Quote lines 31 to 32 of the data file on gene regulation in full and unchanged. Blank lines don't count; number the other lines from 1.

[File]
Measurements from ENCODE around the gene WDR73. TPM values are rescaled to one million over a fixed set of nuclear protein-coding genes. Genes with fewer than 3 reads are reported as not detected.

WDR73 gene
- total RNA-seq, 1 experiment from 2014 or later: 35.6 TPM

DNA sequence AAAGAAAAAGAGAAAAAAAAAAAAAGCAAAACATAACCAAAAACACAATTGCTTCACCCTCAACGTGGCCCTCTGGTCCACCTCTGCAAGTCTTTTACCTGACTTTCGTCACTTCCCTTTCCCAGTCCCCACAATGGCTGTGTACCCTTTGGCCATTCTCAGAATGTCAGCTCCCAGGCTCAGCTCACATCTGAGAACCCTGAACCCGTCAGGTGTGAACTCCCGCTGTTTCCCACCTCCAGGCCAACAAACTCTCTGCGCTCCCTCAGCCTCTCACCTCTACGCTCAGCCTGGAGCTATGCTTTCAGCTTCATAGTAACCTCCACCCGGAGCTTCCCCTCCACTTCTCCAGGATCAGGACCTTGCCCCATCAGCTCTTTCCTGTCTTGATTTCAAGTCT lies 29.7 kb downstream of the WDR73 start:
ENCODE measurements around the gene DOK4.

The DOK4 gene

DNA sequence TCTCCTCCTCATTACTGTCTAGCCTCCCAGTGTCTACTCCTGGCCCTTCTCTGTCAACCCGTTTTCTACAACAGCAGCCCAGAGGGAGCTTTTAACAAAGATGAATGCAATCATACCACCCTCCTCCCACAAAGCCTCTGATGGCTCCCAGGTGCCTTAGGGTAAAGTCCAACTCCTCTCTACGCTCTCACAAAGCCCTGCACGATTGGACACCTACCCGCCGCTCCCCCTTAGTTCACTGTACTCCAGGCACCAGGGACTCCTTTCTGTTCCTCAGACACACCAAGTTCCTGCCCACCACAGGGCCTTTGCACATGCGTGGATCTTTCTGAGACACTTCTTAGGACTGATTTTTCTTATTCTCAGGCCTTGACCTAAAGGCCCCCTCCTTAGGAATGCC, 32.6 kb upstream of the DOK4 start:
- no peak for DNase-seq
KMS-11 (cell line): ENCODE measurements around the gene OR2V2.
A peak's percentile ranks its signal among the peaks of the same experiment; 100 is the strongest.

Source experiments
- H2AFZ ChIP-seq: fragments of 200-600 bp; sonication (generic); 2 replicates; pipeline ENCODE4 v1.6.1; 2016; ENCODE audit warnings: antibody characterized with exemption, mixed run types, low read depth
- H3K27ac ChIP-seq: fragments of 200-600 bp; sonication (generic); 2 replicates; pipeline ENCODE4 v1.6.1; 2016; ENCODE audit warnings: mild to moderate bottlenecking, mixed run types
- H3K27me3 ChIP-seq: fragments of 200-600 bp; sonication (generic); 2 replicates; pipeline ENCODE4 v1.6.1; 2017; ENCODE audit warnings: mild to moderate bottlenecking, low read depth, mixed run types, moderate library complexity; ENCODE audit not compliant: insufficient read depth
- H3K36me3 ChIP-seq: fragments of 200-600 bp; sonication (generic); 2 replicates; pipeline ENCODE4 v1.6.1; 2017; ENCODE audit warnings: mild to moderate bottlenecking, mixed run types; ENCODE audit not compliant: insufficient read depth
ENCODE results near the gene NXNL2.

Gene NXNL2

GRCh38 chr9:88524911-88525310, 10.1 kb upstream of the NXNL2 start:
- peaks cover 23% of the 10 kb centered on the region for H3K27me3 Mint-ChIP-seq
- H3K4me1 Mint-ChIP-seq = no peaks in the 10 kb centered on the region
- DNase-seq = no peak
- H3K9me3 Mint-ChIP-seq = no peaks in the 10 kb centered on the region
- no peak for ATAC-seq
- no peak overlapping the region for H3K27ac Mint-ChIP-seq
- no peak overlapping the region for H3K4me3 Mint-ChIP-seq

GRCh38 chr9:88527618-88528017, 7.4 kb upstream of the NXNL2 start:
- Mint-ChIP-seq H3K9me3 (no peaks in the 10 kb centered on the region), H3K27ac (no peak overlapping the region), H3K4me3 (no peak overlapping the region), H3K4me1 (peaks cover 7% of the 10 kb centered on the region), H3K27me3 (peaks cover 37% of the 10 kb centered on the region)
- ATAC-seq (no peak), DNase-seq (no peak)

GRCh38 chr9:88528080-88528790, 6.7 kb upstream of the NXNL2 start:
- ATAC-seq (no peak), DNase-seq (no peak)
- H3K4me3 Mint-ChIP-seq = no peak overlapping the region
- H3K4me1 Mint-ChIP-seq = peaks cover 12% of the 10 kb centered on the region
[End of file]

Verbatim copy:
- H3K4me3 Mint-ChIP-seq = no peak overlapping the region
- H3K4me1 Mint-ChIP-seq = peaks cover 12% of the 10 kb centered on the region